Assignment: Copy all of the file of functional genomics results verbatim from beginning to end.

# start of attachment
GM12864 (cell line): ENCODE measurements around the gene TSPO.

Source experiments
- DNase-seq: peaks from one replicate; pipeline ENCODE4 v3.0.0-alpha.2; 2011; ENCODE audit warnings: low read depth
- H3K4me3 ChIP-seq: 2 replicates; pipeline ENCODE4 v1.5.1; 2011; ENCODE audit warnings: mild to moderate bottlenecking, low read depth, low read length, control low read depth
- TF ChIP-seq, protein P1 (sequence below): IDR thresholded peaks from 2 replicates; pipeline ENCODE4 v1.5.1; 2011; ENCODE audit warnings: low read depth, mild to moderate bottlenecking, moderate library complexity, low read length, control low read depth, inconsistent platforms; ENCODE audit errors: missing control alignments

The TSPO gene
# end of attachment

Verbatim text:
GM12864 (cell line): ENCODE measurements around the gene TSPO.

Source experiments
- DNase-seq: peaks from one replicate; pipeline ENCODE4 v3.0.0-alpha.2; 2011; ENCODE audit warnings: low read depth
- H3K4me3 ChIP-seq: 2 replicates; pipeline ENCODE4 v1.5.1; 2011; ENCODE audit warnings: mild to moderate bottlenecking, low read depth, low read length, control low read depth
- TF ChIP-seq, protein P1 (sequence below): IDR thresholded peaks from 2 replicates; pipeline ENCODE4 v1.5.1; 2011; ENCODE audit warnings: low read depth, mild to moderate bottlenecking, moderate library complexity, low read length, control low read depth, inconsistent platforms; ENCODE audit errors: missing control alignments

The TSPO gene